Nonprofit organizations make up for cash dearth with creative programs
Ann Metzger would watch toddlers pluck ping-pong balls out of the Carnegie Science Center's splash stations as middle-schoolers tumbled over each other chasing parachutes. Their parents always held back.
“They didn't want to push the 8-year-olds out of the way, but we thought, ‘If the kids weren't invited, I bet they'd get in there.' ”
She was right. When the North Side center started its new 21+ Nights for adults, Metzger, the center's director, said she expected a couple hundred grown-ups. The latest one attracted 1,200 people.
Some nonprofit organizations are squeezing revenue out of innovative programs and events to compensate for shrinking government funding.
The Allegheny Regional Asset District credited Phipps Conservatory and Botanical Gardens in Oakland with staying ahead of the fiscal curve by beefing up its events schedule to include as many as 375 weddings and celebrations in 2013. Phipps events, which generate between $250 to $15,000 for the Schenley Park venue depending on duration and other factors, account for about one-fourth of the nonprofit's $8.4 million in annual revenue.
The Downtown-based Civic Light Opera pads its ticket sales revenue by contracting with outside productions to build its sets. John Edkins, production technical supervisor at the CLO, helps tackle construction for five or six extra shows a year, often for nationally touring companies based in New York City and Los Angeles.
“We try to keep our bottom line as close to breaking even as we can, but because we're a nonprofit, the shops in New York and Chicago hate to see us at the bargaining table,” Edkins said. “They know our bids will come in a lot lower than theirs.”
The CLO's five-month season feels pretty routine, he said. The seven months “off” are when the real work starts.
“The extra sets we produce add a small percentage to offset our operating costs,” he said. “It's not a gigantic amount, but it covers our overhead and pays for supplies.”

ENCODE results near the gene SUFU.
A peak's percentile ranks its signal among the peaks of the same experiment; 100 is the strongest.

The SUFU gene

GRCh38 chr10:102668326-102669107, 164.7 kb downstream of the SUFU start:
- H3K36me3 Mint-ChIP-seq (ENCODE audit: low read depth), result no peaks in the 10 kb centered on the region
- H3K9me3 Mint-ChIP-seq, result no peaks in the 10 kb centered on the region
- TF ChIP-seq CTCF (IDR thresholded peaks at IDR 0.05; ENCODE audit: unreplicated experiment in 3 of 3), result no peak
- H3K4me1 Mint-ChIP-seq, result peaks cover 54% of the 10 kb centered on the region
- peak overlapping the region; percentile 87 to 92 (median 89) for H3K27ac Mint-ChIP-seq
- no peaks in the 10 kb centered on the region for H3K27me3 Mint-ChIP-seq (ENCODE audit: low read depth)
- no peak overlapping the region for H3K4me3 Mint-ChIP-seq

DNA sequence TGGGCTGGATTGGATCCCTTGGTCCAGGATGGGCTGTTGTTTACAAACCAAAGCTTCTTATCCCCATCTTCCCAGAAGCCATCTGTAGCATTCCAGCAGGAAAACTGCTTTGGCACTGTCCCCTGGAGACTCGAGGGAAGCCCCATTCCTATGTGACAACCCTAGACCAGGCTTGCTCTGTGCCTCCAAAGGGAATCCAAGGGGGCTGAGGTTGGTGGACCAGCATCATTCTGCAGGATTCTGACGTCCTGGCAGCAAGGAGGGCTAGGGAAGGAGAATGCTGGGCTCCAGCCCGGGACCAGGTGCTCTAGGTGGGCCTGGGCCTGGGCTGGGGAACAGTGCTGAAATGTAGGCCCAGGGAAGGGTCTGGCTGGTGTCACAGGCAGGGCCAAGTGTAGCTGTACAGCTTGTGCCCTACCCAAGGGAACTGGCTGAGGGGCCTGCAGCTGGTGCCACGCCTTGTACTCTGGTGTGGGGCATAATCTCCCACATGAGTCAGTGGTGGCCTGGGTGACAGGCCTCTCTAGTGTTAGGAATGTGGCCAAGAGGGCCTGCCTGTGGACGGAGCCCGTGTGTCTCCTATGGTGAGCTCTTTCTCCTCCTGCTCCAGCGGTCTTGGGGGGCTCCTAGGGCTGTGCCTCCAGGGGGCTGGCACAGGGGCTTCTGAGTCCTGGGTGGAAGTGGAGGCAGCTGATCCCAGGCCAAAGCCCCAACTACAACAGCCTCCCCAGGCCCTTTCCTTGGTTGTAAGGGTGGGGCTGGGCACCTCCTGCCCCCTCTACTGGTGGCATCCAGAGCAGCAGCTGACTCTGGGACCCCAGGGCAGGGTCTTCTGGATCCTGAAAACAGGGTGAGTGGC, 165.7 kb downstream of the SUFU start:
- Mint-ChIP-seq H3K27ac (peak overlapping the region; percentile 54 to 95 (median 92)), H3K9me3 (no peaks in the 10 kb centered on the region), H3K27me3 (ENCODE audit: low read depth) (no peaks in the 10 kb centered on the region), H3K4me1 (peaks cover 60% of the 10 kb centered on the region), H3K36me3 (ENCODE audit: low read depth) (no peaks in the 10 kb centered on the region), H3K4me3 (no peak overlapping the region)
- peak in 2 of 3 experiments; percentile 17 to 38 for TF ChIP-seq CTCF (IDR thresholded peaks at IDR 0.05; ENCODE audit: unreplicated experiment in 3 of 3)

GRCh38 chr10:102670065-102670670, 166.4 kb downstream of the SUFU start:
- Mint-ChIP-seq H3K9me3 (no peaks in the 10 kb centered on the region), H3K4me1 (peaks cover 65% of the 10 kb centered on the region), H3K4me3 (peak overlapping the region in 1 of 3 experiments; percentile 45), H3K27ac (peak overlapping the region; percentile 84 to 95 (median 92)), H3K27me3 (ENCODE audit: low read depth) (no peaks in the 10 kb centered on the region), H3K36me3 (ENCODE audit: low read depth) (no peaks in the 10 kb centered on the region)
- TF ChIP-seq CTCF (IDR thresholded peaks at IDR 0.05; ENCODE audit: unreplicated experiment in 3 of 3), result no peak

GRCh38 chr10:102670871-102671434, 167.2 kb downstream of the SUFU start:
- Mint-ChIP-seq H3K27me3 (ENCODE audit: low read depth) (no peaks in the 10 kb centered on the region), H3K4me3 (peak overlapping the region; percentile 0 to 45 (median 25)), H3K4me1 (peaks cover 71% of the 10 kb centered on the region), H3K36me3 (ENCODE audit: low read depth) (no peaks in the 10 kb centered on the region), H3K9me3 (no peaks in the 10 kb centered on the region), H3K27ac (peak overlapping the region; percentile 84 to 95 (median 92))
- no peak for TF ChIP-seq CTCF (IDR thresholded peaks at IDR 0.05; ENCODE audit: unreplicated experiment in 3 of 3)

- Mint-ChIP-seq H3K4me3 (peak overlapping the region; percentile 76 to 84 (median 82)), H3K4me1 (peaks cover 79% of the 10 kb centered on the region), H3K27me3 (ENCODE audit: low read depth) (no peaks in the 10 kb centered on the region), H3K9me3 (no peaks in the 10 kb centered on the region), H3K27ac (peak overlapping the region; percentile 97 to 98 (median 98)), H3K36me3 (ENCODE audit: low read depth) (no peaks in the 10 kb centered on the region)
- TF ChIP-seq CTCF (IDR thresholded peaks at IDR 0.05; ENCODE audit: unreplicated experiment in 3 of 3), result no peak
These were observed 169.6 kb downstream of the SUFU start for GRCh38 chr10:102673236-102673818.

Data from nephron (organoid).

The Regional Asset District distributes money to some of these nonprofits from part of the extra 1 percent sales tax collected in Allegheny County, and that funding has not dropped. RAD director David Donahoe said a decline in government funding, though, left nonprofits struggling to pay their most basic bills.
“We used to see a lot more unencumbered funds,” Donahoe said. “Nonprofits can get grants like we give, but a lot of corporate funders tie their gifts to a very specific project. That's great, but it also makes it very difficult for nonprofits to pay their bills.”
Leaders from more than 5,000 nonprofits nationwide participated in the Nonprofit Finance Fund's sixth annual survey, including 171 in Pennsylvania.
Nearly a third of in-state respondents reported ending fiscal year 2013 with an operating deficit; 42 percent reported a surplus.
Achieving long-term financial sustainability was far and away the biggest concern, among Pennsylvania nonprofits, with funding and diversification distant seconds.
Federal, state and local government support declined in the past five years, according to the report, but almost half of respondents reported hiring staff members, providing professional development for workers, attending networking events and giving raises.